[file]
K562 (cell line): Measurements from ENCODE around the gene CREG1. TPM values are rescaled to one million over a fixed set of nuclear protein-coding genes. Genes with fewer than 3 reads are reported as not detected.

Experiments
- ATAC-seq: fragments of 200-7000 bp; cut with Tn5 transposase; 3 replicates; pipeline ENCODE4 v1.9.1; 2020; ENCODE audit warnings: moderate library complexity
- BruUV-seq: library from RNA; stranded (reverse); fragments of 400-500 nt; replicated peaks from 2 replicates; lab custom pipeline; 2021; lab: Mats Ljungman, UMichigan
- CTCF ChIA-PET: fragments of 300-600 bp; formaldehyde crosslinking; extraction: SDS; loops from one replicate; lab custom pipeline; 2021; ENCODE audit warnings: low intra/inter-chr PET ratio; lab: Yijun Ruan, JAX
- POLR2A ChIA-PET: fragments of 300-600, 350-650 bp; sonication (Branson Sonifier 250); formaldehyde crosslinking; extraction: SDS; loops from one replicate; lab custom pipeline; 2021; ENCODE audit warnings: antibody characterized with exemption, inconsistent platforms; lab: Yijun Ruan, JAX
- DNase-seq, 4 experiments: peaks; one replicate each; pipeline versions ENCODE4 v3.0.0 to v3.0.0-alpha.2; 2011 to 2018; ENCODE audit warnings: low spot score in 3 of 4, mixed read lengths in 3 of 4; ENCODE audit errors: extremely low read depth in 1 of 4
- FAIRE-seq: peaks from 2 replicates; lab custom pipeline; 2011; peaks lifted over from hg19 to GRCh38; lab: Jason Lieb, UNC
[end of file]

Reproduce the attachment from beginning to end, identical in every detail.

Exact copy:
K562 (cell line): Measurements from ENCODE around the gene CREG1. TPM values are rescaled to one million over a fixed set of nuclear protein-coding genes. Genes with fewer than 3 reads are reported as not detected.

Experiments
- ATAC-seq: fragments of 200-7000 bp; cut with Tn5 transposase; 3 replicates; pipeline ENCODE4 v1.9.1; 2020; ENCODE audit warnings: moderate library complexity
- BruUV-seq: library from RNA; stranded (reverse); fragments of 400-500 nt; replicated peaks from 2 replicates; lab custom pipeline; 2021; lab: Mats Ljungman, UMichigan
- CTCF ChIA-PET: fragments of 300-600 bp; formaldehyde crosslinking; extraction: SDS; loops from one replicate; lab custom pipeline; 2021; ENCODE audit warnings: low intra/inter-chr PET ratio; lab: Yijun Ruan, JAX
- POLR2A ChIA-PET: fragments of 300-600, 350-650 bp; sonication (Branson Sonifier 250); formaldehyde crosslinking; extraction: SDS; loops from one replicate; lab custom pipeline; 2021; ENCODE audit warnings: antibody characterized with exemption, inconsistent platforms; lab: Yijun Ruan, JAX
- DNase-seq, 4 experiments: peaks; one replicate each; pipeline versions ENCODE4 v3.0.0 to v3.0.0-alpha.2; 2011 to 2018; ENCODE audit warnings: low spot score in 3 of 4, mixed read lengths in 3 of 4; ENCODE audit errors: extremely low read depth in 1 of 4
- FAIRE-seq: peaks from 2 replicates; lab custom pipeline; 2011; peaks lifted over from hg19 to GRCh38; lab: Jason Lieb, UNC